When Garry Auguste travelled to Haiti last December, he helped spread the spirit of Christmas to earthquake-ravaged communities by handing out meals and gifts to street kids.
Although the holiday season will long be over when he returns to his home country in July, the Surrey resident said there are many needs that come with the summer months.
While school is out, Auguste plans to run a summer camp with the non-profit society he founded, World Gifters, in order to keep children and youth engaged in constructive activities.
He also wants to use the opportunity to teach the young people – most of whom are living in poverty – that they can make a life for themselves outside of violence.
“They don’t have to steal, they don’t have to kill people and they don’t have to join a gang.”
While the camp will be a priority during Auguste’s trip – which he is to make with wife Ruth – the main reason for his return is to see construction begin on another World Gifters project, a shelter for youth up to 15 years old in Onaville, an area near Port au Prince.
The facility is to offer between 50 and 75 young people supervision, meals and health services until their situation changes or they are able to care for themselves.
Such a resource is vital in Haiti, Auguste said, especially as so many people are still without homes and other basic needs since the 7.0-magnitude earthquake hit Jan. 12, 2010.
“The situation in Haiti is really regrettable,” he said. “People are still hungry. They still have hope (but) there isn’t a solution yet… As days go by, weeks and months and years, my fear is we will start seeing this type of living as a normal thing.”
Auguste said those still living in makeshift tents are at risk of contracting cholera, which is once again becoming a problem in the country.
“People who stay outside are living in a sanitary situation that is not appropriate and they are exposed to the disease,” he said. “There (is) not a national plan for solving the cholera problem or any other kind of problem we have in Haiti. There should be something really concrete done about those people who are really suffering and dying.”
The Augustes plan to do just that with World Gifters, which they formed in 2009 to give back to the country they left more than a decade ago.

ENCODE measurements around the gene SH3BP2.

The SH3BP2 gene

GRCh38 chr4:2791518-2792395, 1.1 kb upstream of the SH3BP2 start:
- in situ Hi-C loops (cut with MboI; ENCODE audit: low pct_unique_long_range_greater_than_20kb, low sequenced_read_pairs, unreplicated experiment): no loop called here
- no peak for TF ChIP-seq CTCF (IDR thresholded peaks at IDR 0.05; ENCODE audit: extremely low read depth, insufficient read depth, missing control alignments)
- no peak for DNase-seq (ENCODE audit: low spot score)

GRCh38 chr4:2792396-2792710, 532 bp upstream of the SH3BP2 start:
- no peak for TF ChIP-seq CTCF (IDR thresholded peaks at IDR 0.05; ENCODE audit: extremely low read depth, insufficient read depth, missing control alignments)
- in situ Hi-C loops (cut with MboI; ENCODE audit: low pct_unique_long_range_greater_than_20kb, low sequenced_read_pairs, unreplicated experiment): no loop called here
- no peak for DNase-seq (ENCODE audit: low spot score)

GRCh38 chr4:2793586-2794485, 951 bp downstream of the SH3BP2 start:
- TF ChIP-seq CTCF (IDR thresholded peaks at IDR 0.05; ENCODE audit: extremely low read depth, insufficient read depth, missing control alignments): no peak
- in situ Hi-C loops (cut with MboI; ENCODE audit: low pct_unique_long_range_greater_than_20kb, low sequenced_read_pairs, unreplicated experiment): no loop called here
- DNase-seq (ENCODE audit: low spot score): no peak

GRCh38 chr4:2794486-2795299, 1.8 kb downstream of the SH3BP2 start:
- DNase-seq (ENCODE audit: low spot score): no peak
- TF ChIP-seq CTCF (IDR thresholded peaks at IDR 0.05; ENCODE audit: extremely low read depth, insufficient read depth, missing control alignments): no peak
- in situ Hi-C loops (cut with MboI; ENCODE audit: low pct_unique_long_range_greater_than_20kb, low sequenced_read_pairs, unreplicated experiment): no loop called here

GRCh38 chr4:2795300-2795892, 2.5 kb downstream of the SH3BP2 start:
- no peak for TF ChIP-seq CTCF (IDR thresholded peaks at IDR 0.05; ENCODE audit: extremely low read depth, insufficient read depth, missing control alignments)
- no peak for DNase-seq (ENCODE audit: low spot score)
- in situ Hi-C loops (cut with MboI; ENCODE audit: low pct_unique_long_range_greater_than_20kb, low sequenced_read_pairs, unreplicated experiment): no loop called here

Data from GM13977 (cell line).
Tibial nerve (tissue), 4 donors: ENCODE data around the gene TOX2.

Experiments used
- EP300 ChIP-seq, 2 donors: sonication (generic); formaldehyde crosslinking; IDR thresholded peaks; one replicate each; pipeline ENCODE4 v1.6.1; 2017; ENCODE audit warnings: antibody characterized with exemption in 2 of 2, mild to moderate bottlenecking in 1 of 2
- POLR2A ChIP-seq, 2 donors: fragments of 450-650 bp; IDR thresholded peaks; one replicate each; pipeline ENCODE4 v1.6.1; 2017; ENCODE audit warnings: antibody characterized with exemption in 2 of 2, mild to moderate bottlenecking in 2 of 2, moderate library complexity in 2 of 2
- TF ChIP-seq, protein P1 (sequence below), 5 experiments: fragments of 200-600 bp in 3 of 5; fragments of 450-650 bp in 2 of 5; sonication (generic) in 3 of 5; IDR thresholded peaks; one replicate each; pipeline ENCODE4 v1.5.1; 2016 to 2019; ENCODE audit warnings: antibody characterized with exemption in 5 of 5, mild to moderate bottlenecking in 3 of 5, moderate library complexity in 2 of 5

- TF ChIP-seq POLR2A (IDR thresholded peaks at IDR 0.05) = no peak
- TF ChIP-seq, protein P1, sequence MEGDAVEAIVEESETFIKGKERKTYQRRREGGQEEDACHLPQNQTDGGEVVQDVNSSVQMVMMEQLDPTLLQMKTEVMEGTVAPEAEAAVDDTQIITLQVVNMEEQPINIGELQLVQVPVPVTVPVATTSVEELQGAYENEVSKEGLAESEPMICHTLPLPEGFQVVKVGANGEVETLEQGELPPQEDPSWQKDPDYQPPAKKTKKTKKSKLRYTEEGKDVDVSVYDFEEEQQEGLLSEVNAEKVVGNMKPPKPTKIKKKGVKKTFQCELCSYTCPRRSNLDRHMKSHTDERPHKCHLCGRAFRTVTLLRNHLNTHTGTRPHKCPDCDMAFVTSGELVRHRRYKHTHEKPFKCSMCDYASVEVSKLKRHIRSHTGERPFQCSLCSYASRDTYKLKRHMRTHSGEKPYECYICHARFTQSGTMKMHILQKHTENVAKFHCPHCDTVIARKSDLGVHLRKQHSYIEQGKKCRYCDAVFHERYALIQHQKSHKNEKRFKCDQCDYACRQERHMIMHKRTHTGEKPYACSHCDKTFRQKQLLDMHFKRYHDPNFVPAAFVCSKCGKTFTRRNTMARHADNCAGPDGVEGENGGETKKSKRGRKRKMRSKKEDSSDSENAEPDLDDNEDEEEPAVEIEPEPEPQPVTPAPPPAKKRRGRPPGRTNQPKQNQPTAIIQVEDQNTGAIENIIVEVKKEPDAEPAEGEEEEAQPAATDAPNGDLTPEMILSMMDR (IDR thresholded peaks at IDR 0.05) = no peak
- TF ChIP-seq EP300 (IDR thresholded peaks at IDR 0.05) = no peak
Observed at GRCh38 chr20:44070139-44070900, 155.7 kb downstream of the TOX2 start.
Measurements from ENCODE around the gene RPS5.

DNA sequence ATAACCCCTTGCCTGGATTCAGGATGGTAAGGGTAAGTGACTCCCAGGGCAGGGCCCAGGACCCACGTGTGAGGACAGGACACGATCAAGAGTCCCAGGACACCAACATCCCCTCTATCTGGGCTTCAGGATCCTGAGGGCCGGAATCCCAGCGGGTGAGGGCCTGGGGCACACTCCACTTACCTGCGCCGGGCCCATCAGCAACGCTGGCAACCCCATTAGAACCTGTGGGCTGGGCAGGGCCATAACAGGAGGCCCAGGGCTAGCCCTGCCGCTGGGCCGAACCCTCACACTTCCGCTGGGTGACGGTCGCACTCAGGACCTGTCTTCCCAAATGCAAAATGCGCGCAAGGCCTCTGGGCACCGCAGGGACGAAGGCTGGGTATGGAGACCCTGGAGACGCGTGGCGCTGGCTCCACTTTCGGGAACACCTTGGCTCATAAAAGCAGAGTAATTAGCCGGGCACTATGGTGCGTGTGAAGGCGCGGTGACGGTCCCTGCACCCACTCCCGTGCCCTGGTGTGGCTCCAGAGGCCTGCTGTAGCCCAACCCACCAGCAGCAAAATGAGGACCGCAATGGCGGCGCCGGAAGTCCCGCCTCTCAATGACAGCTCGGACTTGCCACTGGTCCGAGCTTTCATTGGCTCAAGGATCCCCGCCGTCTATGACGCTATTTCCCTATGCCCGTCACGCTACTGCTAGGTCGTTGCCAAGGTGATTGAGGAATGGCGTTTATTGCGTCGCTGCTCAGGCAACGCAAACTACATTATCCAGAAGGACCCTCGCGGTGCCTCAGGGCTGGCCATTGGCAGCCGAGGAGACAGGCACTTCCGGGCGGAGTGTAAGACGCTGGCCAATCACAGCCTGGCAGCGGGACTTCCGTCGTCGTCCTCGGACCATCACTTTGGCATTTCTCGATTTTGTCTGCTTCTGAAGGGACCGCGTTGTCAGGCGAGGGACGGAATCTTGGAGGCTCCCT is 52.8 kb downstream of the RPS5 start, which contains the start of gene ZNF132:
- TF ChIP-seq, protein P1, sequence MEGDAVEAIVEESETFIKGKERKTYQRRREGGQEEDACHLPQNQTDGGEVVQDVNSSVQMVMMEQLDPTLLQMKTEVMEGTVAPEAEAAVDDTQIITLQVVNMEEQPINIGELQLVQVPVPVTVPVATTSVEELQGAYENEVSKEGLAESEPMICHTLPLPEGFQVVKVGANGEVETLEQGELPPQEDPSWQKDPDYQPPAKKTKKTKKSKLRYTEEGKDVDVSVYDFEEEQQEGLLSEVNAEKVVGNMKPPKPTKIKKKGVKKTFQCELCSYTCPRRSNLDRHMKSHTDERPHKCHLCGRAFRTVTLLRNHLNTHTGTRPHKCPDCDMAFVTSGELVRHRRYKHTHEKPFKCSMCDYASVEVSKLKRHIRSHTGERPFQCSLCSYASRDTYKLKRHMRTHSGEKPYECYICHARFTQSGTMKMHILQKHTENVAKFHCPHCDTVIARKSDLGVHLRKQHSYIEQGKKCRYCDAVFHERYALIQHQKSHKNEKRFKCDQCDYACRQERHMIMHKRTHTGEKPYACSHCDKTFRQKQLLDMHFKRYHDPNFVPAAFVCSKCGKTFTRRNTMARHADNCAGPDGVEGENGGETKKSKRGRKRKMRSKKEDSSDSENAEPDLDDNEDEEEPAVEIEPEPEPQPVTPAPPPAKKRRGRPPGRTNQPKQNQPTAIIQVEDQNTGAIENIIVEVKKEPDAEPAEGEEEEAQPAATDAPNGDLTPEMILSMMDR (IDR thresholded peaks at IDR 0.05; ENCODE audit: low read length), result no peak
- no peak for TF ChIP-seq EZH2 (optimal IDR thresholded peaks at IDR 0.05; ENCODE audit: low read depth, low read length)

“What we’re hoping to do is to offer what little help we can and see if we can (make) a small impact in different people’s lives,” Auguste said.
They are looking to raise at least $50,000 for the shelter at a fundraiser this weekend at People’s Church, 14455 104 Ave. The June 25 event will begin at 6 p.m., and include a dinner, prizes, auction items and speeches from both Auguste and a local dignitary.
“We are taking one step forward in our goal to support the people in Haiti,” Auguste said, noting construction of the shelter is scheduled to start by the end of July. “The whole purpose of the event is just to tell people that we are not forgetting about Haiti, to tell people that the needs are still there.”
Eventually, the society is to expand and offer additional resources to youth in need, Auguste added.
“Our goal is to have many facilities in the surrounding area of Port au Prince to keep these kids out of the busy area and give them a different life and offer them a different view of what a kid’s life should be. Right now… those kids are fending for themselves, they’re cleaning windows, begging; they will commit any type of crime to find ways to survive, which is not a kid’s life.”
World Gifters director Dan Bue said there are other initiatives the society is looking to implement in Haiti – such as providing employment for single mothers – but the focus is currently on giving young people a chance to make something of themselves.
“That’s the first line of attack that we want to make is to help these poor, innocent children without hope or a way to change their future.”
For tickets to the June 25 fundraiser ($25 adults; $10 children) call 604-723-9868 or visit www.worldgifters.org